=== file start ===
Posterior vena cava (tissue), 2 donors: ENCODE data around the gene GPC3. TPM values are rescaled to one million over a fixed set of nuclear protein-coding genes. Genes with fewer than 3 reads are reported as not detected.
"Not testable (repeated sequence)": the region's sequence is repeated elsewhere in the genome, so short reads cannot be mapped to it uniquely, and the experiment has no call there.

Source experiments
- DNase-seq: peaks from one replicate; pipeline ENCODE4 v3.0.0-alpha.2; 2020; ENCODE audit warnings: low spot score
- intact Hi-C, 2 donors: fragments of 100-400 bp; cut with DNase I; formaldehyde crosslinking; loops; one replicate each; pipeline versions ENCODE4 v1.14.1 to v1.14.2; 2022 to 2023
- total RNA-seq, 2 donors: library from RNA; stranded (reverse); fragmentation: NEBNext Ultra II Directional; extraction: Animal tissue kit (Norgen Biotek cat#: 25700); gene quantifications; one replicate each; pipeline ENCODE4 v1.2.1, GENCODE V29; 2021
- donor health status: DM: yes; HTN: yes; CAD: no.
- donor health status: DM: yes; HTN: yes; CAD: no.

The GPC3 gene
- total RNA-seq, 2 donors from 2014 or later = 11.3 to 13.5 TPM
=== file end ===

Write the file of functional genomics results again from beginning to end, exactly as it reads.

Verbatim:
Posterior vena cava (tissue), 2 donors: ENCODE data around the gene GPC3. TPM values are rescaled to one million over a fixed set of nuclear protein-coding genes. Genes with fewer than 3 reads are reported as not detected.
"Not testable (repeated sequence)": the region's sequence is repeated elsewhere in the genome, so short reads cannot be mapped to it uniquely, and the experiment has no call there.

Source experiments
- DNase-seq: peaks from one replicate; pipeline ENCODE4 v3.0.0-alpha.2; 2020; ENCODE audit warnings: low spot score
- intact Hi-C, 2 donors: fragments of 100-400 bp; cut with DNase I; formaldehyde crosslinking; loops; one replicate each; pipeline versions ENCODE4 v1.14.1 to v1.14.2; 2022 to 2023
- total RNA-seq, 2 donors: library from RNA; stranded (reverse); fragmentation: NEBNext Ultra II Directional; extraction: Animal tissue kit (Norgen Biotek cat#: 25700); gene quantifications; one replicate each; pipeline ENCODE4 v1.2.1, GENCODE V29; 2021
- donor health status: DM: yes; HTN: yes; CAD: no.
- donor health status: DM: yes; HTN: yes; CAD: no.

The GPC3 gene
- total RNA-seq, 2 donors from 2014 or later = 11.3 to 13.5 TPM